The combination of binary scoring and sum-based thresholds are major components of specifications grading, which I find compelling. They especially make sense when the syllabus lays out the learning objectives of the course since passing a threshold would represent meeting an objective. My syllabus had high-level objectives (e.g., “Analyze the correctness and runtime complexity of a given algorithm”) but not any detailed, low-level ones. Unfortunately, I think this caused the students to forget about the learning objectives, which made the course appear less structured. To rectify this, I could link problems to objectives more explicitly with a system like Joshua Bowman’s (more on that at the end). At the same time, I’m aware of the risk that students can become overly focused on satisfying learning objectives, which sometimes miss the big picture.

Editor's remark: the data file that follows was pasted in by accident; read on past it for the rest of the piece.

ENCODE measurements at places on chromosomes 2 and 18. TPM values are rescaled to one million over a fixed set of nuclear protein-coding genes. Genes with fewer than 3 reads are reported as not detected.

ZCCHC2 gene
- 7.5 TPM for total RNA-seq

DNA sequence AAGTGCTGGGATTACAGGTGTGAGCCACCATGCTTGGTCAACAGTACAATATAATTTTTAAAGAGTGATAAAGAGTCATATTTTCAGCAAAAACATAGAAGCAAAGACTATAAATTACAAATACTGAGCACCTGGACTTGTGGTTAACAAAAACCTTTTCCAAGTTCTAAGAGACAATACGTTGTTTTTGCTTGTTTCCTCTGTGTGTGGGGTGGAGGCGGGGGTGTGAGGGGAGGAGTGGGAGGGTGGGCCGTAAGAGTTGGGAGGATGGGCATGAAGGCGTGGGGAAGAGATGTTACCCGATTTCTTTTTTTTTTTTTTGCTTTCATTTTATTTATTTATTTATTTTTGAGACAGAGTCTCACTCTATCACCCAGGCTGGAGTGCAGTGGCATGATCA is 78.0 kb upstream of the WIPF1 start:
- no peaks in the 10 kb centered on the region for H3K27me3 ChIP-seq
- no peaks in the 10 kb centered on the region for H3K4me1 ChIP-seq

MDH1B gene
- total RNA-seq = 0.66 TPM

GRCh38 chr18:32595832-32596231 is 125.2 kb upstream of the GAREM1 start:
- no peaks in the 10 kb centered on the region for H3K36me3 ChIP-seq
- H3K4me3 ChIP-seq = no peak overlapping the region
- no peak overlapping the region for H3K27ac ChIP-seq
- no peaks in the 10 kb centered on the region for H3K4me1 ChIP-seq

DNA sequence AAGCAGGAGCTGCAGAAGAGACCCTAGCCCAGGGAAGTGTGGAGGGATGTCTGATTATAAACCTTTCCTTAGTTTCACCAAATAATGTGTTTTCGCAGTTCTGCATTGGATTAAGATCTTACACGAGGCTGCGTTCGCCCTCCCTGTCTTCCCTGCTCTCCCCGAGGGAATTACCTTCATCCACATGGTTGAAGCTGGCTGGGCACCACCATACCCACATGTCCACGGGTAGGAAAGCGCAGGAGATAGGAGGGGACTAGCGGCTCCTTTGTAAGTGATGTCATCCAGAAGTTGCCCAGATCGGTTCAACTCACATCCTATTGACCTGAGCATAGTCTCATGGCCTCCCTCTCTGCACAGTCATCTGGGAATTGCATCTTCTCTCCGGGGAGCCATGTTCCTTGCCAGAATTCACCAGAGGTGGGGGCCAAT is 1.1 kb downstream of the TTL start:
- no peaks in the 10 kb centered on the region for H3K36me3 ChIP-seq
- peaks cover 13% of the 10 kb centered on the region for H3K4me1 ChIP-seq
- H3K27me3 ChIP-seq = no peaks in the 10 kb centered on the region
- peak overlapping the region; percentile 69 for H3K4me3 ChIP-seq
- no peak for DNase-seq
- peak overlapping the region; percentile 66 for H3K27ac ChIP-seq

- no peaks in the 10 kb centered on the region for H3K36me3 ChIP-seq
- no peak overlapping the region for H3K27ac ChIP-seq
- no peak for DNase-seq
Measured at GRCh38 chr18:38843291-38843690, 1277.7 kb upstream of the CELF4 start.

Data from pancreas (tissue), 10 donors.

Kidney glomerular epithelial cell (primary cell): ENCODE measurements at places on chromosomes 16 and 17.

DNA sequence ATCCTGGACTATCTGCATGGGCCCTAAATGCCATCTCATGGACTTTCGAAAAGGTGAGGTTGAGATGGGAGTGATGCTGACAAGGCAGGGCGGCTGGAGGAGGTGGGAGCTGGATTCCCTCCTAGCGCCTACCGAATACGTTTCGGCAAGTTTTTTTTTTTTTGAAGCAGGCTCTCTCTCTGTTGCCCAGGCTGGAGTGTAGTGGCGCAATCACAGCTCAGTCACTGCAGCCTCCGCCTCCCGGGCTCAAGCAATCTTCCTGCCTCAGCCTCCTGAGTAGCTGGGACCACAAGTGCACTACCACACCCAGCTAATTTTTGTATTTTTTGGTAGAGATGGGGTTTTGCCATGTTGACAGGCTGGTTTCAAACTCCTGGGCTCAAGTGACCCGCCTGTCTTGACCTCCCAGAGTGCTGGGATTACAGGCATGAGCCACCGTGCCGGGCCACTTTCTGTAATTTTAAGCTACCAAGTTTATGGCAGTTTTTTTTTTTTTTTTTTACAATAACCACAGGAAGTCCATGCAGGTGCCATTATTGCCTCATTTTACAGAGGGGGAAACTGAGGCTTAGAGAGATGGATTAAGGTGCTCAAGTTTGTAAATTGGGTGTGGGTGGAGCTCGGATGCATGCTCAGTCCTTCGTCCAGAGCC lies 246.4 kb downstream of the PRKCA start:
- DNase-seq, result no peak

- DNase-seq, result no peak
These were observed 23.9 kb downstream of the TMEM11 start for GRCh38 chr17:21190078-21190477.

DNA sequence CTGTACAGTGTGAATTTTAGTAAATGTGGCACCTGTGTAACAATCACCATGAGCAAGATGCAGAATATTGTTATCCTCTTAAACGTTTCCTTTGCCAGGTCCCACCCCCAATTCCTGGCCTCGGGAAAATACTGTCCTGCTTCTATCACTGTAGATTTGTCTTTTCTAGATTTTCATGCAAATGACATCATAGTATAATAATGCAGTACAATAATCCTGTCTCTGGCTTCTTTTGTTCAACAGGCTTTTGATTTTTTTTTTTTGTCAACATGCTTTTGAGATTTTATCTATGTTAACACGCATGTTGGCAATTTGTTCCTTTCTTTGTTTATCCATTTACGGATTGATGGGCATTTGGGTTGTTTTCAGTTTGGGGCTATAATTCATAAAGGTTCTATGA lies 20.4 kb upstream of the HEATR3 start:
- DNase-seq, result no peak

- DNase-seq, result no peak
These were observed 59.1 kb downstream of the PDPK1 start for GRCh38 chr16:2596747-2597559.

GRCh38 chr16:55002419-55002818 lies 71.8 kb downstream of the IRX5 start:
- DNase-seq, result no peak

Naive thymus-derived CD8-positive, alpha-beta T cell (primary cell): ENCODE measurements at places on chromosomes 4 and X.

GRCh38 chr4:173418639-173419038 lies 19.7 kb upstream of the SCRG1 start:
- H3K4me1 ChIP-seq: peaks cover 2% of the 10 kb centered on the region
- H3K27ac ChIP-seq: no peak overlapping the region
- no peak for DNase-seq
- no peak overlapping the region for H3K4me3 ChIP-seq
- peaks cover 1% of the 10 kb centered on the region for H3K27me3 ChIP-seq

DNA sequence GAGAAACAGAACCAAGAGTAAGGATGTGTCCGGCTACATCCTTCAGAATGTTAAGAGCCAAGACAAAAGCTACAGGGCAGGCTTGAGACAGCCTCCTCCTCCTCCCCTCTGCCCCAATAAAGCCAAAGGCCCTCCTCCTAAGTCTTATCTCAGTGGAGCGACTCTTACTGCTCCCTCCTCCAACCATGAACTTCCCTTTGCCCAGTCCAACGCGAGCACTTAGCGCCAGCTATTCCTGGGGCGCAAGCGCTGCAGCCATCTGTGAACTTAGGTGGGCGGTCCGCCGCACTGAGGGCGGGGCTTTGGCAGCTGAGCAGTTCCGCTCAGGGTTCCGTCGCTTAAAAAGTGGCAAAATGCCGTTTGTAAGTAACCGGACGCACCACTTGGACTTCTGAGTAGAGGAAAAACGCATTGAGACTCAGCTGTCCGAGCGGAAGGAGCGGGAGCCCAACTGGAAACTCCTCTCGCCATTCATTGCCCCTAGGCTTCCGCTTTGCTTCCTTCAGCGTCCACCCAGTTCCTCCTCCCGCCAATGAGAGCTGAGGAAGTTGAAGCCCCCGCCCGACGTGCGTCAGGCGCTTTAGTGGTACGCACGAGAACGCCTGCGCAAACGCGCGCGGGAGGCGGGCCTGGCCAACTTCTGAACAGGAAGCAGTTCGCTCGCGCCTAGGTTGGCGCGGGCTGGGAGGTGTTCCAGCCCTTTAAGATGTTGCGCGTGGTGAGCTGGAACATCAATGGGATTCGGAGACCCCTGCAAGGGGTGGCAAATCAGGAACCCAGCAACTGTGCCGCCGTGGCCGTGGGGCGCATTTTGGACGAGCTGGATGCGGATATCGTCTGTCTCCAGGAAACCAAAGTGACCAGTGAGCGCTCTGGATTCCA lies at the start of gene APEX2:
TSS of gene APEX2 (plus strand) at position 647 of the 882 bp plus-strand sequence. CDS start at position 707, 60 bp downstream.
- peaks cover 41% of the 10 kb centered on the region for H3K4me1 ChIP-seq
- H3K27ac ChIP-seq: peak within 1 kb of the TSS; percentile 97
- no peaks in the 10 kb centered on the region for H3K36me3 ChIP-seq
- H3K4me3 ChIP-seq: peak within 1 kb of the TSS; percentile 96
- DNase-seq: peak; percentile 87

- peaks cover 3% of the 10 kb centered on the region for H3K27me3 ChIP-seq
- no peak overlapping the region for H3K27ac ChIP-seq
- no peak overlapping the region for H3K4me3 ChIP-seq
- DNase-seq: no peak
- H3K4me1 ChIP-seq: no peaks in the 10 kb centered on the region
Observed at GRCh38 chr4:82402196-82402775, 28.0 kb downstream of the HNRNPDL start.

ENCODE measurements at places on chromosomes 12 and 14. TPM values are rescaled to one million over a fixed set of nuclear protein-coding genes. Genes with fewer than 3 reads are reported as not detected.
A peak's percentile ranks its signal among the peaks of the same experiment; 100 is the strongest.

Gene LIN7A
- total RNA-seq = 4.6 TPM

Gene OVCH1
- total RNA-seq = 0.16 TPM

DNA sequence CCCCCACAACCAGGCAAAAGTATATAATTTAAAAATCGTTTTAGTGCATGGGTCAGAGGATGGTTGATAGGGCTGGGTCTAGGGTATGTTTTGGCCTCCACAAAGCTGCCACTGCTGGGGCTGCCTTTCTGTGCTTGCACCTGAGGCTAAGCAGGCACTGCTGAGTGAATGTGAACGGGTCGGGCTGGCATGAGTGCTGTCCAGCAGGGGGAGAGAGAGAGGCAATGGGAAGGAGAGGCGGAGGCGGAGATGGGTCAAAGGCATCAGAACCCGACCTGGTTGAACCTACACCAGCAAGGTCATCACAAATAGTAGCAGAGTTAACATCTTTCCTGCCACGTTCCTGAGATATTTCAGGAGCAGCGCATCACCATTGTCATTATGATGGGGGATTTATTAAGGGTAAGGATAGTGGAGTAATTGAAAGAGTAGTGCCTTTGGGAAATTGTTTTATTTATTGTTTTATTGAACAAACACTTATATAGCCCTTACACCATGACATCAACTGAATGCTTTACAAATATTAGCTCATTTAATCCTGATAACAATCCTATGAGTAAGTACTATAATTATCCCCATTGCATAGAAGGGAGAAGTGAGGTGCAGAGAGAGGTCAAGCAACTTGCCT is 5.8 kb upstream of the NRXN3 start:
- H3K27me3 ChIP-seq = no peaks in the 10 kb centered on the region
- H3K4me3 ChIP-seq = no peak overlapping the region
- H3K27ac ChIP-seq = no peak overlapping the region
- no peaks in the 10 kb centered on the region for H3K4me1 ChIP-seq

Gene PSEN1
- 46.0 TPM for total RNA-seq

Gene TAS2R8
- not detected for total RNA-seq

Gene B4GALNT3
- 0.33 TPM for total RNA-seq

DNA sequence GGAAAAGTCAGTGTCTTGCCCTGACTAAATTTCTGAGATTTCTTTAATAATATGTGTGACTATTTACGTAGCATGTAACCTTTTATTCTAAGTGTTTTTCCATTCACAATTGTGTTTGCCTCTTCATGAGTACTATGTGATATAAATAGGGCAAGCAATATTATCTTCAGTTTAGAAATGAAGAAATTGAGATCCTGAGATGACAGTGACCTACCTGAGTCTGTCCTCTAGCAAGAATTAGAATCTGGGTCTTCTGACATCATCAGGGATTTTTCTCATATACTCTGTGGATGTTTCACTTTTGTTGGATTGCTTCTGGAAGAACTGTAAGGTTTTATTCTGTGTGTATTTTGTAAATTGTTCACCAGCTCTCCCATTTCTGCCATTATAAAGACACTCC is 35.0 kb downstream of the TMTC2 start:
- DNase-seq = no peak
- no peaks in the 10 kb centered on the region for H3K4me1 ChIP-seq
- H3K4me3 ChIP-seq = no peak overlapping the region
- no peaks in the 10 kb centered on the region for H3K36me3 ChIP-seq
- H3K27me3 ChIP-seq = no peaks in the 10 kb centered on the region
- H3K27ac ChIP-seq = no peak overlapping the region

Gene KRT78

Finally, even though I didn’t grade attendance, it was fairly consistent. Out of the 27 students, I’d guess that at least 80% showed up to at least 80% of the lectures.
I expect to teach classes larger than the ones I taught at Elon, so moving forward, I’m interested in ideas that scale. With that in mind, the change I’d most like to keep is binary scoring (though I might use a 3- or 4-point scale for the more open-ended problems). Reducing time spent on determining objective-looking numbers enables faster and more detailed feedback, and having fewer possible outcomes yields greater consistency, especially if there are multiple graders with different inclinations.